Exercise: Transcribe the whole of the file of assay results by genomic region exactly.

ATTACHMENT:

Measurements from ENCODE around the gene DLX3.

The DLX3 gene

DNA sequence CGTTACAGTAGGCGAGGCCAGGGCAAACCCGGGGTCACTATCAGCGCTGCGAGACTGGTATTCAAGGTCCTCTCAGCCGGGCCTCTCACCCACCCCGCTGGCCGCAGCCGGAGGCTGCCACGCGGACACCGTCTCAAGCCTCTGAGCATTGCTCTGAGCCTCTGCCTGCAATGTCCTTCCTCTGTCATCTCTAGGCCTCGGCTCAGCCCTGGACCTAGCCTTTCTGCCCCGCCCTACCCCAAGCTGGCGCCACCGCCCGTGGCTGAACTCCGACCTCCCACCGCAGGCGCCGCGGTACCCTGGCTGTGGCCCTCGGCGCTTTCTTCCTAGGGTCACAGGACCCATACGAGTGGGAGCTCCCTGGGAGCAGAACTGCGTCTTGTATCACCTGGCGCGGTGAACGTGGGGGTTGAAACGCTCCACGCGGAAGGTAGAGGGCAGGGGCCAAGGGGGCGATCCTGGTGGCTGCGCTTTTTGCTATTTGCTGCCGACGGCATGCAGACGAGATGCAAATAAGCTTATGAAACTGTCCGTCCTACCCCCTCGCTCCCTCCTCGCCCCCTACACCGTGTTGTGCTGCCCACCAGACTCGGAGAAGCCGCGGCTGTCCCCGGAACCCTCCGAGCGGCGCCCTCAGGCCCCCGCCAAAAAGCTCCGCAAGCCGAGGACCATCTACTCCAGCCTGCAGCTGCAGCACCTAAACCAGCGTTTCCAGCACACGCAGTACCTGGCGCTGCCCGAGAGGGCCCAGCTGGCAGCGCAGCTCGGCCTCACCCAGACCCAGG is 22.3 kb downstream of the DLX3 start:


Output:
Measurements from ENCODE around the gene DLX3.

The DLX3 gene

DNA sequence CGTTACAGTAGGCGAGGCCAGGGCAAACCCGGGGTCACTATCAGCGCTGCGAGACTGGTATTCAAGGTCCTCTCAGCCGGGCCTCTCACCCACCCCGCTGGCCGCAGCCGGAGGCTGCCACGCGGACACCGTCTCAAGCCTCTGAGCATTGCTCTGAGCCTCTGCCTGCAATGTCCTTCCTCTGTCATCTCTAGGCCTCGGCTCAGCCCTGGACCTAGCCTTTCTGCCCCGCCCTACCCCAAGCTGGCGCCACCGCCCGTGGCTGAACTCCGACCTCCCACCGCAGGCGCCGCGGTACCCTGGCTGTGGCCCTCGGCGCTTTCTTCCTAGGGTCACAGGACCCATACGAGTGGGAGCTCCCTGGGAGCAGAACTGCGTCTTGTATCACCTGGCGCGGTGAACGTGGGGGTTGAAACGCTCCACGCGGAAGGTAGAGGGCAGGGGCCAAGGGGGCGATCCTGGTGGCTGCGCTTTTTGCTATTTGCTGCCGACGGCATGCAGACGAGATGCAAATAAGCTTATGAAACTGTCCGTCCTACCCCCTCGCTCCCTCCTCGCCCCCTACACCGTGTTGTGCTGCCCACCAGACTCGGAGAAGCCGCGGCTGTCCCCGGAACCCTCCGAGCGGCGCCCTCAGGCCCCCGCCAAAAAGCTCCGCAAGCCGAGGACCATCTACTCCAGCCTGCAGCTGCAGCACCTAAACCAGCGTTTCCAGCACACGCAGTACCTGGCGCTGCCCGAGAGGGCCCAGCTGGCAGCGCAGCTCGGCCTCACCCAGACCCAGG is 22.3 kb downstream of the DLX3 start: